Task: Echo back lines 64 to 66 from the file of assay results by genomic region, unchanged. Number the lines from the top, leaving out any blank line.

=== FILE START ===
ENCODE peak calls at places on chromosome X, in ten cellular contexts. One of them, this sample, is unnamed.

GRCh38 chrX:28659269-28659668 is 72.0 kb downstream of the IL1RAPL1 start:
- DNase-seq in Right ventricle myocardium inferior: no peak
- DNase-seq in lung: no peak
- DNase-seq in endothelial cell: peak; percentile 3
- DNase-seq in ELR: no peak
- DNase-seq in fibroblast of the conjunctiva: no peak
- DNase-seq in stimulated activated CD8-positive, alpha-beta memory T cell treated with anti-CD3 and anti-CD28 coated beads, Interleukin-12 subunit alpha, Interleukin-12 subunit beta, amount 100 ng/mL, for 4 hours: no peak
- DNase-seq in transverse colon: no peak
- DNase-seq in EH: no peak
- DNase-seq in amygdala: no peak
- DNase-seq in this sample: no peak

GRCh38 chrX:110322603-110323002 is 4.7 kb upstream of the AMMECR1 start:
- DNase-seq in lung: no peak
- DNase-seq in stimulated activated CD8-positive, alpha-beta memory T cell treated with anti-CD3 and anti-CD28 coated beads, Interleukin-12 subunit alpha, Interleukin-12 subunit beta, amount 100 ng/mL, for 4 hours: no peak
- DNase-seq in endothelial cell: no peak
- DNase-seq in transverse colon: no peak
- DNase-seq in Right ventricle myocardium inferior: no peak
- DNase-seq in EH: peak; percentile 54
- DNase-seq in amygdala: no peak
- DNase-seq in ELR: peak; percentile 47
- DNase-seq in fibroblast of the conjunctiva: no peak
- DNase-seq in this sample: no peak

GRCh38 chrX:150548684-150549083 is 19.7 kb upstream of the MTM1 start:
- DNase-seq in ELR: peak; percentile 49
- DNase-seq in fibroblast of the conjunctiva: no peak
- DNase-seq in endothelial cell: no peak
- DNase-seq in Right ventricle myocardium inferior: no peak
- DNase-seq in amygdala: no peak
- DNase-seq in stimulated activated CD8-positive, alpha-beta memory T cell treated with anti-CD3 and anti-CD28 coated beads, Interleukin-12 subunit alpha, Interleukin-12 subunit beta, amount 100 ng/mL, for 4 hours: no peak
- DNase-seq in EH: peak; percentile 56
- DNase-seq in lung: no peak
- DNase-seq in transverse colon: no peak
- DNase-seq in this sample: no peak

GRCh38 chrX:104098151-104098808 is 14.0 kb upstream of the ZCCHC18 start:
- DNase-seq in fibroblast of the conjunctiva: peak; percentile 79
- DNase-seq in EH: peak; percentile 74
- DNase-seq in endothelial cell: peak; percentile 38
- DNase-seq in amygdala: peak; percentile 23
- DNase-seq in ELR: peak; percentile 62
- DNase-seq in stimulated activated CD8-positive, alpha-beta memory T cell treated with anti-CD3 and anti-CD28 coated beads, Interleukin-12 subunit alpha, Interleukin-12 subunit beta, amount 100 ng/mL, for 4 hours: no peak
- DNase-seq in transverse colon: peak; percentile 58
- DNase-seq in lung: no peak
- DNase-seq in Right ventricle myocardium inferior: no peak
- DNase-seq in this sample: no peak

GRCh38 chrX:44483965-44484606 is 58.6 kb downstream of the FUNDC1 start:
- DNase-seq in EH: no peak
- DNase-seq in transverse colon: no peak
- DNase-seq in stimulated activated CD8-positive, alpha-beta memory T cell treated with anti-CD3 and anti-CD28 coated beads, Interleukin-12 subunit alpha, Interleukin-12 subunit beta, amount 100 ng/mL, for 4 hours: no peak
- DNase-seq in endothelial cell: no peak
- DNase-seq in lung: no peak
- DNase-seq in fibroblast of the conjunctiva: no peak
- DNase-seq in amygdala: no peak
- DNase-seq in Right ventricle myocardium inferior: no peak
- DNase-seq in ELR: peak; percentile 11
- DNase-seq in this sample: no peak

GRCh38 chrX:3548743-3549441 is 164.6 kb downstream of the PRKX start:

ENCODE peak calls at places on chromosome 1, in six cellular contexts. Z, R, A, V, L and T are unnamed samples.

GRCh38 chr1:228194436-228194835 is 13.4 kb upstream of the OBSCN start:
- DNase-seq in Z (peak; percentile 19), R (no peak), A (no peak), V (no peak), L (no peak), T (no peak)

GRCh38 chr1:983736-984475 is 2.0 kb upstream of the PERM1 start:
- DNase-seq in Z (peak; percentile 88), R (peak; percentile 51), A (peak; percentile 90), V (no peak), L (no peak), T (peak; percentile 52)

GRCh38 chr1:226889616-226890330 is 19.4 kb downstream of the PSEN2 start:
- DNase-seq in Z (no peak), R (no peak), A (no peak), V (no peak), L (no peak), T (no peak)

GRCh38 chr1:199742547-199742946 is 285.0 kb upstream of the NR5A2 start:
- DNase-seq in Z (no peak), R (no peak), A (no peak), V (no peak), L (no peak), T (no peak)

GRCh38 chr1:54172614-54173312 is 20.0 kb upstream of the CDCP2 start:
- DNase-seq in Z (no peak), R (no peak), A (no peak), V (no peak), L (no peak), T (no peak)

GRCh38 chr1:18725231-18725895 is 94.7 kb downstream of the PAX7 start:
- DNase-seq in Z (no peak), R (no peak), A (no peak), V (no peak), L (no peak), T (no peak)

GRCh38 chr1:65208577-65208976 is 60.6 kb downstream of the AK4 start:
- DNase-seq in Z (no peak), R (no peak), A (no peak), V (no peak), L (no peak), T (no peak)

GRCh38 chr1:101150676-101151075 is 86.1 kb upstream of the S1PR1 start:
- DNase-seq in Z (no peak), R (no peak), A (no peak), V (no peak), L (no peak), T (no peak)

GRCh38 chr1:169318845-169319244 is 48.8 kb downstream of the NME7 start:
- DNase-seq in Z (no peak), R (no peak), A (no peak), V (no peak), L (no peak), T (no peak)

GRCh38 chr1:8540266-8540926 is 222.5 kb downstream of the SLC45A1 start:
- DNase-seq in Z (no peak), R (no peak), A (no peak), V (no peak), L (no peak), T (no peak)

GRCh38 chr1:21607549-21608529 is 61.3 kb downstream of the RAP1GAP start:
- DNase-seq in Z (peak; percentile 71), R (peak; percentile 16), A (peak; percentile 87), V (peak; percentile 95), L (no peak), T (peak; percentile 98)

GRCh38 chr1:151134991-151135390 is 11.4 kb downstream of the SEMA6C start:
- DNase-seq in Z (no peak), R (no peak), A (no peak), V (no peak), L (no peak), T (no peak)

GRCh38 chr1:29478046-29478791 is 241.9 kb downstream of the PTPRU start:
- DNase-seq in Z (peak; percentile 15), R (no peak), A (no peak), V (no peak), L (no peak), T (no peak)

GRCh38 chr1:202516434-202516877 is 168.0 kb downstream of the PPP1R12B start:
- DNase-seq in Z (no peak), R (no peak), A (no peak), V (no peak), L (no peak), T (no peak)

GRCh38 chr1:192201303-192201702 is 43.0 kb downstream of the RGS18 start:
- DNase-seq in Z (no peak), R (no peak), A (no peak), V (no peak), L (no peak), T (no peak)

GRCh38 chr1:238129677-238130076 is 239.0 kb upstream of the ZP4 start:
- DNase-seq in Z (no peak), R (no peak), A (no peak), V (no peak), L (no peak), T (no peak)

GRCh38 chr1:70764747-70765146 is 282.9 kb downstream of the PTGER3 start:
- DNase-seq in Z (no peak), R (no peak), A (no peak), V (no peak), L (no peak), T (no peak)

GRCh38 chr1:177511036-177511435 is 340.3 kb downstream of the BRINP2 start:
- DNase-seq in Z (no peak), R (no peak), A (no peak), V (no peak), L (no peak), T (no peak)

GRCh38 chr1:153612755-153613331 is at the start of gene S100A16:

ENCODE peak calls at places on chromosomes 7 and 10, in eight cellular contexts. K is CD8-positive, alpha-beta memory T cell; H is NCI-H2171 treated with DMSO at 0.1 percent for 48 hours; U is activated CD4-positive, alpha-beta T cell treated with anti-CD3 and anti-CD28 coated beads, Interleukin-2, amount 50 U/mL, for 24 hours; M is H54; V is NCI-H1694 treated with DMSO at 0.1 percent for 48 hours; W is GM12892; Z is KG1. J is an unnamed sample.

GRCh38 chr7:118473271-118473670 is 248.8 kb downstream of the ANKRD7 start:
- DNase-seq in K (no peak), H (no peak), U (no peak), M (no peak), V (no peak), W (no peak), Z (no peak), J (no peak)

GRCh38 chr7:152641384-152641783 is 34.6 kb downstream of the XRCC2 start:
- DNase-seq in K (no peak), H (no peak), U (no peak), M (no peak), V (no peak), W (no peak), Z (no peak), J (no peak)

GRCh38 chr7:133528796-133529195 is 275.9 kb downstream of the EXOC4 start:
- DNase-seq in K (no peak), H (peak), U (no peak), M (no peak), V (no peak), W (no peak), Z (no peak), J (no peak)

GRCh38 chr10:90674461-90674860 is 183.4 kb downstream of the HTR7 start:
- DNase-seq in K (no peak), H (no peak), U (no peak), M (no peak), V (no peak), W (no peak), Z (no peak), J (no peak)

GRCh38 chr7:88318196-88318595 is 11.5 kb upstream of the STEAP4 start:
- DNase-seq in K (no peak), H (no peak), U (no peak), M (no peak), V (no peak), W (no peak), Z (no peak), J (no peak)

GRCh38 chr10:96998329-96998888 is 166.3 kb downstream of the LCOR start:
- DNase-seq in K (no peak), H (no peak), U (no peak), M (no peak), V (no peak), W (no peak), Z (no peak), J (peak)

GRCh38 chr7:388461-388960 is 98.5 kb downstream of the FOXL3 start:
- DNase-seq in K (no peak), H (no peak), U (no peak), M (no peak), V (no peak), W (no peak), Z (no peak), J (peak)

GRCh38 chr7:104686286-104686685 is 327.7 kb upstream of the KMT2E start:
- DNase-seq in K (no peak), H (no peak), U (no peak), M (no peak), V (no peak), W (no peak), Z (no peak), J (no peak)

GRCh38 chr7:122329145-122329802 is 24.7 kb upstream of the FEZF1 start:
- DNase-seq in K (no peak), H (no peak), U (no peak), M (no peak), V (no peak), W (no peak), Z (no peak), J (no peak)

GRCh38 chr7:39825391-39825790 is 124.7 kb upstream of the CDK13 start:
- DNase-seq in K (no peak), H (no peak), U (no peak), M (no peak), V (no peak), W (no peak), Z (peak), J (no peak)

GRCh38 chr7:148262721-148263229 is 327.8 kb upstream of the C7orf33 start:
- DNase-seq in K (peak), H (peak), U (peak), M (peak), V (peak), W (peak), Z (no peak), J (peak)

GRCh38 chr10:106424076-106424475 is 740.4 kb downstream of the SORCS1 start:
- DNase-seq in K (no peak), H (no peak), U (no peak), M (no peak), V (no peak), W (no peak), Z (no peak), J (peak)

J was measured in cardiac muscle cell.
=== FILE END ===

- DNase-seq in Z (no peak), R (no peak), A (no peak), V (no peak), L (no peak), T (no peak)

GRCh38 chr1:199742547-199742946 is 285.0 kb upstream of the NR5A2 start:
- DNase-seq in Z (no peak), R (no peak), A (no peak), V (no peak), L (no peak), T (no peak)